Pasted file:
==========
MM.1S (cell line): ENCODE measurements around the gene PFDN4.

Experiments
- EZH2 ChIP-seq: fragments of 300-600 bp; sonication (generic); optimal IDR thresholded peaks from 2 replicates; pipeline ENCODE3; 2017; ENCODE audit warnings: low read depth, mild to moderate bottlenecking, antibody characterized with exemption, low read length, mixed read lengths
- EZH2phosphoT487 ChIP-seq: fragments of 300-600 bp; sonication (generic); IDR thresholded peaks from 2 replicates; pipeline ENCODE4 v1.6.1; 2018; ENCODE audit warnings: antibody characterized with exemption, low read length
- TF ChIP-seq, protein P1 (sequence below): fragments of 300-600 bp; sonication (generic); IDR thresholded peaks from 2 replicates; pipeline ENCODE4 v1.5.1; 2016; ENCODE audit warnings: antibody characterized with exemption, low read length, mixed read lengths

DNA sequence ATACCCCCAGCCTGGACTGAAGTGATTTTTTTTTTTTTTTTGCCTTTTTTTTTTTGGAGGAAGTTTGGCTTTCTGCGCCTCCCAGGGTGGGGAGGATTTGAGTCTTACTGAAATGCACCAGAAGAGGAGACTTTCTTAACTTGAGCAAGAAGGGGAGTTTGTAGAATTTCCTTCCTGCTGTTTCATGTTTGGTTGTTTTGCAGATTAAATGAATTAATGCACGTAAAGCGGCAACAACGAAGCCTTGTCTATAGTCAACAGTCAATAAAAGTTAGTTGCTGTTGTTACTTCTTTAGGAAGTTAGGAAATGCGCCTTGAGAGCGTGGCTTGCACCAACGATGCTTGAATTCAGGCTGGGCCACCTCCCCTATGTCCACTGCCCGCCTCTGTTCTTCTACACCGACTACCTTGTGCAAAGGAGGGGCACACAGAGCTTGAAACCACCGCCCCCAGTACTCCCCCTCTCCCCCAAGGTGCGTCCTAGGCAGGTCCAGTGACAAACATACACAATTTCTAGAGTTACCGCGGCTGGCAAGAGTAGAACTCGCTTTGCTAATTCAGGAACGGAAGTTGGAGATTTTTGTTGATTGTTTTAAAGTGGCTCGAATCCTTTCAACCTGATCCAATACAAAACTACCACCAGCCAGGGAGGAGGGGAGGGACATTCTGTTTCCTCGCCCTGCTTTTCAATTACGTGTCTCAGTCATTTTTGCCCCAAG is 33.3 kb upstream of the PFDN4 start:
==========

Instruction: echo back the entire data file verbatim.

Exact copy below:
MM.1S (cell line): ENCODE measurements around the gene PFDN4.

Experiments
- EZH2 ChIP-seq: fragments of 300-600 bp; sonication (generic); optimal IDR thresholded peaks from 2 replicates; pipeline ENCODE3; 2017; ENCODE audit warnings: low read depth, mild to moderate bottlenecking, antibody characterized with exemption, low read length, mixed read lengths
- EZH2phosphoT487 ChIP-seq: fragments of 300-600 bp; sonication (generic); IDR thresholded peaks from 2 replicates; pipeline ENCODE4 v1.6.1; 2018; ENCODE audit warnings: antibody characterized with exemption, low read length
- TF ChIP-seq, protein P1 (sequence below): fragments of 300-600 bp; sonication (generic); IDR thresholded peaks from 2 replicates; pipeline ENCODE4 v1.5.1; 2016; ENCODE audit warnings: antibody characterized with exemption, low read length, mixed read lengths

DNA sequence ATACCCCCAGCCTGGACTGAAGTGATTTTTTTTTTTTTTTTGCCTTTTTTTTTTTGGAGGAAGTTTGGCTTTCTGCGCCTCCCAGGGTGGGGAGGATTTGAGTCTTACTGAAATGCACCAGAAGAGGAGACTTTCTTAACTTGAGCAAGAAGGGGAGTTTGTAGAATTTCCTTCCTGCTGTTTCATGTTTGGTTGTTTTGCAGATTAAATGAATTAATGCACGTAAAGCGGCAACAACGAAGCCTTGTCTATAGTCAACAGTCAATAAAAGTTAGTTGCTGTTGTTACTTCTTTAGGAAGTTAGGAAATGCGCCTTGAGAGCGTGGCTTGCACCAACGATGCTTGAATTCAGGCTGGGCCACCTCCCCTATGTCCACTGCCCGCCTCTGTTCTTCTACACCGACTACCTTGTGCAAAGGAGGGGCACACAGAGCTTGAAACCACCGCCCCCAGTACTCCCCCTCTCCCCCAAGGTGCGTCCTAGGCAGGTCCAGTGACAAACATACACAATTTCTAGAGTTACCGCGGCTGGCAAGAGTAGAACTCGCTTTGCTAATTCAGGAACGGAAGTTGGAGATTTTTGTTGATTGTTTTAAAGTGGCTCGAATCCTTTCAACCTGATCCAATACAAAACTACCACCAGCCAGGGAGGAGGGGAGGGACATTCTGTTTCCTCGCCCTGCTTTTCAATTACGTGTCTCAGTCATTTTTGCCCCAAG is 33.3 kb upstream of the PFDN4 start: